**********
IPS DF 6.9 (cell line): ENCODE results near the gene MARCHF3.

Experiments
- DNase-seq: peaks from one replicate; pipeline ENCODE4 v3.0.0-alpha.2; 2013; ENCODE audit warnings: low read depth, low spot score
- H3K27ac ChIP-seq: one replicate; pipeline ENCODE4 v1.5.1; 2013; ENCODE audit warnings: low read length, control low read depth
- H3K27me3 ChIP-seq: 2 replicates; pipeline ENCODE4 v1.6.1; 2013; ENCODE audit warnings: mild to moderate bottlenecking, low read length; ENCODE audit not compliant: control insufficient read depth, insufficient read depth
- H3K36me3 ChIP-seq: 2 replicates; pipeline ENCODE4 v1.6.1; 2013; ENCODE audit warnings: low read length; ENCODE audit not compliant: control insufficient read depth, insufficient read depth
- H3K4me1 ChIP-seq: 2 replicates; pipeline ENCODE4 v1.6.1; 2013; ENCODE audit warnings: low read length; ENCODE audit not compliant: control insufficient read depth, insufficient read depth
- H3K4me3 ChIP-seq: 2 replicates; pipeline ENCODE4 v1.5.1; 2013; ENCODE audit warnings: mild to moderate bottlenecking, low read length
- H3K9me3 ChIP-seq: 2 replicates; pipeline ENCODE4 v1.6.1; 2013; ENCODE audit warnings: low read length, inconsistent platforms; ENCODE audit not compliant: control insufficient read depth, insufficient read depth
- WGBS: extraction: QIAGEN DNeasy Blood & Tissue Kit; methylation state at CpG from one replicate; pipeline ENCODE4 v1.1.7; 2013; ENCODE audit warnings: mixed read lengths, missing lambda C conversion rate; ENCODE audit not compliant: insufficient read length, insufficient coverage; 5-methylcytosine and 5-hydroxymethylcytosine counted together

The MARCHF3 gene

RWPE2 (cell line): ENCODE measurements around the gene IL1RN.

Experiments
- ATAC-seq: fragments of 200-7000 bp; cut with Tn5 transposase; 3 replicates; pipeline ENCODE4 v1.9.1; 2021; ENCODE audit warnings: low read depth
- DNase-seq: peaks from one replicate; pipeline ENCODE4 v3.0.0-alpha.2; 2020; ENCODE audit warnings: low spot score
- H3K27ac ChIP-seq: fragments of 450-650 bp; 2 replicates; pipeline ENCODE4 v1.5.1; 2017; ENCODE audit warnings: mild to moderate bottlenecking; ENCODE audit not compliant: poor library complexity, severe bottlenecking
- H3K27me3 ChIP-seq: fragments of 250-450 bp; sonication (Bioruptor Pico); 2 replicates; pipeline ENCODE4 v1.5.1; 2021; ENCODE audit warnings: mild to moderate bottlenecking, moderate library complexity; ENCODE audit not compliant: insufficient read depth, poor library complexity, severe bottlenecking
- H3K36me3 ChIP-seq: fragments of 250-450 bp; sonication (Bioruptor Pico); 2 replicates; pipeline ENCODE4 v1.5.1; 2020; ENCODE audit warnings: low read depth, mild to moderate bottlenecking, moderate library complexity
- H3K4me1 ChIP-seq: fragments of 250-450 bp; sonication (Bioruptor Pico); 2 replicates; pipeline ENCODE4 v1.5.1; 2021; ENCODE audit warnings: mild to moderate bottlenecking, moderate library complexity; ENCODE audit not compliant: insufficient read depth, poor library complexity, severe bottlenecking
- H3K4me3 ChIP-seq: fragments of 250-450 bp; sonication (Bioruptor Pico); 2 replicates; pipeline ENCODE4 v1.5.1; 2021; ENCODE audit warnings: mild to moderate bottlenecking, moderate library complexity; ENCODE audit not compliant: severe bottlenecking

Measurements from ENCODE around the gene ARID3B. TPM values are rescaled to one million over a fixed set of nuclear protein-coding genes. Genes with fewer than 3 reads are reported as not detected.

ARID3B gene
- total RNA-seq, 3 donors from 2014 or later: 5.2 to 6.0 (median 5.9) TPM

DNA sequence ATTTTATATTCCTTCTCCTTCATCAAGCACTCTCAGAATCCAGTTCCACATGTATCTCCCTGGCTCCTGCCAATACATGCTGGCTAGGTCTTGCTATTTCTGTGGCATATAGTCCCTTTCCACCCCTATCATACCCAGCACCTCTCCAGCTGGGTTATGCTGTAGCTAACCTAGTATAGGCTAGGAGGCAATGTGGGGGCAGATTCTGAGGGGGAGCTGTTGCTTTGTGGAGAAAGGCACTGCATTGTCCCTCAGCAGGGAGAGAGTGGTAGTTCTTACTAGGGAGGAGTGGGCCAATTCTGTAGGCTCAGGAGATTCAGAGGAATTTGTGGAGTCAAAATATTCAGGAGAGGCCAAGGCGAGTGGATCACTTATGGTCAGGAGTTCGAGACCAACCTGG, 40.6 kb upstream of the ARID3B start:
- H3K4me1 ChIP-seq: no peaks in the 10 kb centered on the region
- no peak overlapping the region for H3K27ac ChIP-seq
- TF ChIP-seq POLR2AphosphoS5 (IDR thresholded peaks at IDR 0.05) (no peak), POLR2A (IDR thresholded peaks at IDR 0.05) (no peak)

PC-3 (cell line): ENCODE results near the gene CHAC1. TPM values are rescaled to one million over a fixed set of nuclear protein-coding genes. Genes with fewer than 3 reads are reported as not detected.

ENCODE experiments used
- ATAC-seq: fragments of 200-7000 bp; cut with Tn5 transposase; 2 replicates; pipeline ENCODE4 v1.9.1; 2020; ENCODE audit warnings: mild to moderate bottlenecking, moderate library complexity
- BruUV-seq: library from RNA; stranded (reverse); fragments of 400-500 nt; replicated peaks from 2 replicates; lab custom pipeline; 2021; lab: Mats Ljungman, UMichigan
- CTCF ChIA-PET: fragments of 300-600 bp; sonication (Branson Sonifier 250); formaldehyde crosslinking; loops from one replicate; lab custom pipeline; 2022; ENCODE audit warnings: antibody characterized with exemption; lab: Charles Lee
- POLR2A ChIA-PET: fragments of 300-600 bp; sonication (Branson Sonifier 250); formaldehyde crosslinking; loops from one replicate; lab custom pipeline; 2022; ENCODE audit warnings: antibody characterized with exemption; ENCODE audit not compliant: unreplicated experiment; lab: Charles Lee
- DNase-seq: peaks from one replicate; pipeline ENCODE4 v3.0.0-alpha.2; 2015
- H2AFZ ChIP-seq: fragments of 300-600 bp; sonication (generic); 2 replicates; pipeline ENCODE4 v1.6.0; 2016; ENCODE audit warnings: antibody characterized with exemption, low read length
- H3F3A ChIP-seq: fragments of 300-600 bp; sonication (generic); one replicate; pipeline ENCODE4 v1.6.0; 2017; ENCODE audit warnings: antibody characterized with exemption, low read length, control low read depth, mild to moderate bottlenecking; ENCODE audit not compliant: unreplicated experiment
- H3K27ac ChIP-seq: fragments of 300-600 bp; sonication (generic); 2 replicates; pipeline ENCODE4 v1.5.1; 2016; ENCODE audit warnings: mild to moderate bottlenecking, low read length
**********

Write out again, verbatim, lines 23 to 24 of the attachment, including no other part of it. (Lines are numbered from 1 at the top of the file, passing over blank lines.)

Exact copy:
- total RNA-seq, 3 donors from 2014 or later: 5.2 to 6.0 (median 5.9) TPM

DNA sequence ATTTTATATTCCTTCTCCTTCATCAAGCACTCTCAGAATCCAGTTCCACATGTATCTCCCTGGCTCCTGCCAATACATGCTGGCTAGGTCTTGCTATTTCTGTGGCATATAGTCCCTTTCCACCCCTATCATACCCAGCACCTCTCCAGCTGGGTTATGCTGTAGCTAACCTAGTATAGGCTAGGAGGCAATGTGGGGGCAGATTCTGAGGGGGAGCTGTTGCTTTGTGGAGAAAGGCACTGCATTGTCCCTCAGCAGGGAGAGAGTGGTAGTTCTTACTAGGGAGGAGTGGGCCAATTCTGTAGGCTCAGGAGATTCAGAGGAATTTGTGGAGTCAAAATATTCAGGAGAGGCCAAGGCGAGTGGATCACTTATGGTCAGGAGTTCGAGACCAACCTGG, 40.6 kb upstream of the ARID3B start: